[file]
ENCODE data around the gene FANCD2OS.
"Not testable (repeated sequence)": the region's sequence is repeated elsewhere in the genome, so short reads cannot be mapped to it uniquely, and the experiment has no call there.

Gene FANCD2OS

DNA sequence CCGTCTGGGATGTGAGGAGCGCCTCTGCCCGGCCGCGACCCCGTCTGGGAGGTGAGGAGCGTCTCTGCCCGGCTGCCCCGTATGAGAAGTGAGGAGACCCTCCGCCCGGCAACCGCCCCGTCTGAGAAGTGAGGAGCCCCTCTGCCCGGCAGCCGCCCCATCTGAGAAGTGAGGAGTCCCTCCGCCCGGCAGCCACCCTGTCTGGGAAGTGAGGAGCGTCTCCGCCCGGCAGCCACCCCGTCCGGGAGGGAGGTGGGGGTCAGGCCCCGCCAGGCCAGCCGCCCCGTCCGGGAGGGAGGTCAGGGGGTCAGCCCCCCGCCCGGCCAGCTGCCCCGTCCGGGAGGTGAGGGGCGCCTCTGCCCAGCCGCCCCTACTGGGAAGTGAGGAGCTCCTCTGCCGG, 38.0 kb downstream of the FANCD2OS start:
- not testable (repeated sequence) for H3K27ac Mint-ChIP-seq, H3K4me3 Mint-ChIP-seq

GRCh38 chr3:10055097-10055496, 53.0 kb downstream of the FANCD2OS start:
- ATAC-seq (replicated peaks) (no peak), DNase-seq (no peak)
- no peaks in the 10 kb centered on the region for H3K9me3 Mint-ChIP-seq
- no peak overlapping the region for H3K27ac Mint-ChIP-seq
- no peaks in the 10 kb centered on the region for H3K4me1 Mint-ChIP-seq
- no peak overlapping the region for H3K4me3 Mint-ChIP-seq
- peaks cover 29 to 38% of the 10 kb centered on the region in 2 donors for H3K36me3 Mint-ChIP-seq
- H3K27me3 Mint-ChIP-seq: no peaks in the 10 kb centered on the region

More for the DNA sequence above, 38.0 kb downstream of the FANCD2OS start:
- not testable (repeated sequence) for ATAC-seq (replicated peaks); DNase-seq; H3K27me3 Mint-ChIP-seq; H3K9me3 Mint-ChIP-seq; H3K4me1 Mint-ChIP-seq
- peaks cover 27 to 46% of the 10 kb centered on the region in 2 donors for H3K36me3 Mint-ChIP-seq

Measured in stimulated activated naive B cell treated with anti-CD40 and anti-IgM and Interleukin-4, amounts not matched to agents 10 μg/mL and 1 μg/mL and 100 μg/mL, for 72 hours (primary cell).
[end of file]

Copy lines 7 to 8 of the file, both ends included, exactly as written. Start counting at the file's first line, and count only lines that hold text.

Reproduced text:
- ATAC-seq (replicated peaks) (no peak), DNase-seq (no peak)
- no peaks in the 10 kb centered on the region for H3K9me3 Mint-ChIP-seq